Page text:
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Enaam Ahmed – the beginning

Edgar's Hyundai Super One MSA SeriesI don’t suppose than many readers will be familiar with the Rover comic, but during my childhood it was essential reading for just about every young lad.

Alf Tupper was a great Rovers character. Known as the “Tough of the Track”, he shattered world records in every athletics event, surviving on an exclusive diet of Fish & Chips. Someone once opened a Fish Restaurant in Alf Tupper’s name and no doubt made substantial profits from the association. 28 years ago, Shami Ahmed exploited another legendary British name when he moved from his parents’ market stall in Manchester to set up a factory producing Jeans and T-Shirts under the “Joe Bloggs” label.

Shami promoted this brand by sponsoring several emerging personalities who, he believed, would eventually become household names. Included in the list were Robbie Williams from Take That, together with boxers Nigel Benn, Michael Watson, Lennox Lewis, Prince Nazeem and Amir Khan. He was also associated with Tottenham Hotspur and various rugby teams. When Anthony Hamilton asked him to help his young son who had just taken up kart racing, Shami stepped in with a sponsorship package.

“I never actually saw Lewis racing in those days, even though we were providing quite a bit of money,” Shami confesses. “I was impressed by Anthony’s pitch for sponsorship and made a few enquiries amongst some knowledgeable acquaintances. They assured me that the lad had talent and so I took a gamble. The first kart meeting I ever attended was at Rye House when my son Enaam made his racing debut almost four years ago. He’d become interested through a family friend, Chris Zobe, who was racing Renault Clios. A month after trying a corporate kart at Rye House we bought him an MS/RPM Honda. Enaam raced it for the next 12 months, mainly at Rye House, Buckmore and Bayford Meadows.”

Just like Lewis Hamilton had done 15 years earlier, Enaam was soon catching the eye of Martin Hines who advised him to move out of Hondas and into Comers. “I joined the Zip Young Guns outfit racing alongside Oliver York, Alfie Brown and TJ Nelson,” says Enaam. “For the best part of 2010, though, I was competing in Formula Kart Stars and Super One with Eclipse. I remained with them throughout 2011, too. It was quite a large team with Jamie Caroline, Cameron Roberts, Alex Stott, Tom Gamble, Hugo Bentley-Ellis and Cory Jay Coupe in amongst our ranks.”

In November last year Enaam switched to Fusion and is very happy with the set up there. “It’s quite a pleasant environment as we all seem to get on fairly well together,” he says. “Being with a top team is definitely an advantage, but I realise that not everyone can afford to go racing in this way. I think there will be quite a lot of very talented drivers who don’t get to show their potential and so I’m very privileged that my family has been able to support me in the way they have. My job is to do the best I can out on the circuit and so far this year things have gone very well for me. Obviously, winning the British Championships has to be my top priority, but the other major competitions are on my list of targets, too. The O Plate at Rowrah came first and I was pleased to win this one, even though it involved a large slice of good fortune.”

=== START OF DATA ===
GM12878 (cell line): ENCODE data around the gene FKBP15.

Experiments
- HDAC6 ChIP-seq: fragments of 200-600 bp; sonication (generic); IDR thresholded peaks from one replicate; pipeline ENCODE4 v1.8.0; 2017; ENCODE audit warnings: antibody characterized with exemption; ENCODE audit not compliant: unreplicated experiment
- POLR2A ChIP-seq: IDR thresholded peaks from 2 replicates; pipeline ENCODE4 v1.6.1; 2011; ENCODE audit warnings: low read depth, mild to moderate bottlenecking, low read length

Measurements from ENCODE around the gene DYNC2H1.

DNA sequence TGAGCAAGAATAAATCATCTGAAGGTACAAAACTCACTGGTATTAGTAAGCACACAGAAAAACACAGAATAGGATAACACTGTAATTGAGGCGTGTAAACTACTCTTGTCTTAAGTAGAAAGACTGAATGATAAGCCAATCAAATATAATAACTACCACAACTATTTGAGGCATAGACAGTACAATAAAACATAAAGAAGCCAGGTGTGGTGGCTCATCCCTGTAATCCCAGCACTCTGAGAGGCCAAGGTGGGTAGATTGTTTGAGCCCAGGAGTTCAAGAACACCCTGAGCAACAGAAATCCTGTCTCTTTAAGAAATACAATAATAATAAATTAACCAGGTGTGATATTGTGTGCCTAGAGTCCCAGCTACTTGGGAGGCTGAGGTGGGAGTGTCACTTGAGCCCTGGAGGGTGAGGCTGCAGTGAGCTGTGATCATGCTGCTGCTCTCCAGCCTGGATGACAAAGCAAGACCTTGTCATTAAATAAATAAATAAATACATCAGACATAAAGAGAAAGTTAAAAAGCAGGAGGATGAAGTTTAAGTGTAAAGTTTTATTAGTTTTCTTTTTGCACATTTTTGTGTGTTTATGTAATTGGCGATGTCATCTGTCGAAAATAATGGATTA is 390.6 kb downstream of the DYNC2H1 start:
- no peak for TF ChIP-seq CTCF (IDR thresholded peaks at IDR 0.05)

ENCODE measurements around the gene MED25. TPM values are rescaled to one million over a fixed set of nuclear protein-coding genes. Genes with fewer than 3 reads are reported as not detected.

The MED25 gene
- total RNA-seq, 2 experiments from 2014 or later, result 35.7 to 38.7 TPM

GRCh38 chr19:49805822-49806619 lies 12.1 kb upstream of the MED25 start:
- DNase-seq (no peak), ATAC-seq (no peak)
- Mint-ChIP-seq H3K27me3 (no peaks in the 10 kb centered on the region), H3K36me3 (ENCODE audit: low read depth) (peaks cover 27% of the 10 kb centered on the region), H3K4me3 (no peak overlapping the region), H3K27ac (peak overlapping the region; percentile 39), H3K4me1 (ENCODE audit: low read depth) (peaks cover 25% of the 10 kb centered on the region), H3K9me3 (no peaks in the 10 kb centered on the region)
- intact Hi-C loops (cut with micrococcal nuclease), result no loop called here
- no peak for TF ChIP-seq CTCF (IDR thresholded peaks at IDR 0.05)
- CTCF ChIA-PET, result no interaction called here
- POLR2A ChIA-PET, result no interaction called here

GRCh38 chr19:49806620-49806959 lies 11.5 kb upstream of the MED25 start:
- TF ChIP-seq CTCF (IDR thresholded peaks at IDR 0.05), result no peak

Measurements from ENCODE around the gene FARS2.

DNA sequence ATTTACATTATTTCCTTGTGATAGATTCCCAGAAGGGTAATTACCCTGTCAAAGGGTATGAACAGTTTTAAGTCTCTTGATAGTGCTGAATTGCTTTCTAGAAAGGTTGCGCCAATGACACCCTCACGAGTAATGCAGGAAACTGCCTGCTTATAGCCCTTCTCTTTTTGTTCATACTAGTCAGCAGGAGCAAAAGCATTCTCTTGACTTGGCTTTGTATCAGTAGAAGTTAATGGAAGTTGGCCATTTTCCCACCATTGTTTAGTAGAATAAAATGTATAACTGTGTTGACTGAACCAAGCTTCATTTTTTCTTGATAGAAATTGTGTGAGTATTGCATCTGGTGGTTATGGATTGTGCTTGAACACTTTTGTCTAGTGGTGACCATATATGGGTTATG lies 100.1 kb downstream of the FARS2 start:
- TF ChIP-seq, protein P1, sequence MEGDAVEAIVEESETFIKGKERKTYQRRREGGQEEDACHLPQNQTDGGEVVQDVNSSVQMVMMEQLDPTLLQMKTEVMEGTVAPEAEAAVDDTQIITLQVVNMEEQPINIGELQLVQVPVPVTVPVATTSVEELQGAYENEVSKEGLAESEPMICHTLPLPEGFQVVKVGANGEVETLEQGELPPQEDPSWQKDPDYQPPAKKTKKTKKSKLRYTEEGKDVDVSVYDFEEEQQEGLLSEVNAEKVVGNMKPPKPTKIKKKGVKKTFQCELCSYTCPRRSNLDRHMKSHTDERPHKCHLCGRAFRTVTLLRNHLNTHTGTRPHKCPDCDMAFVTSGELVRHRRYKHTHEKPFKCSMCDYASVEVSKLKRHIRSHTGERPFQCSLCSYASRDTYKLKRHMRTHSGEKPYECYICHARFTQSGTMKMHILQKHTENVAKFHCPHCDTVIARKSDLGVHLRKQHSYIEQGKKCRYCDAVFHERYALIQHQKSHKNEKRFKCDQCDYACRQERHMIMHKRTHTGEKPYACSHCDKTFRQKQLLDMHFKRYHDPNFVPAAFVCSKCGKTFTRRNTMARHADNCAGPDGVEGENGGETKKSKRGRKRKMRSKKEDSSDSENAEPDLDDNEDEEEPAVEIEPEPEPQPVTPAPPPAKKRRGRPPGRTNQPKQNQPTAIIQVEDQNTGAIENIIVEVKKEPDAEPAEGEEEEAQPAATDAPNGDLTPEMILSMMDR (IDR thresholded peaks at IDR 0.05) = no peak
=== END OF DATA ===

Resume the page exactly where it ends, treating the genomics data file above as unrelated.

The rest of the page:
The good fortune referred to by Enaam came about because of a last gasp attempt by Josh Smith to overtake Dean MacDonald. It sent Dean sliding off the circuit before he resumed in 5th place. Smith was hit with a 10s time penalty that relegated him to 7th position. Enaam had started the last lap of this race having to defend 3rd place against a fierce onslaught from Jack Armstrong and Oliver York. MacDonald’s sudden demise handed him 2nd spot, which was swiftly changed to 1st after Smith’s time penalty had been applied. “I don’t like winning races in this manner,” he confessed afterwards, “but it’s nice to become an O Plate Champion, nevertheless.”

Some months earlier he laid down a marker by claiming the ABkC Winter Series with wins at PF and Glan-Y-Gors. These victories gave him a perfect score when the Shenington round was cancelled. In Club meetings, too, he’d enjoyed great success notching up a brace of wins at Kimbolton and a 2nd place behind Dean MacDonald on the PF circuit. “I knew that Dean was going to be one of my main rivals in 2012 but we get along quite well together,” he says. “In fact Dean’s father, Johnny, prepares some motors for me. John Davies does the other ones.”

Enaam’s British Championship aspirations were given a major boost when he won the opening round of Formula Kart Stars at Kimbolton ahead of Lewis Taylor. Things didn’t work out quite so well for him during Round 2 on Sunday. He claimed a front row grid position for the final but could finish no better than 11th in this race. Rounds 3 and 4 were held at Ellough Park, which Enaam now considers to be his favourite circuit. He won Saturday’s final very convincingly but took a knock in Sunday’s race that initially placed him outside the top ten. However, he fought back well to finish 2nd, catching Dean MacDonald on the line to finish just 0.08s behind.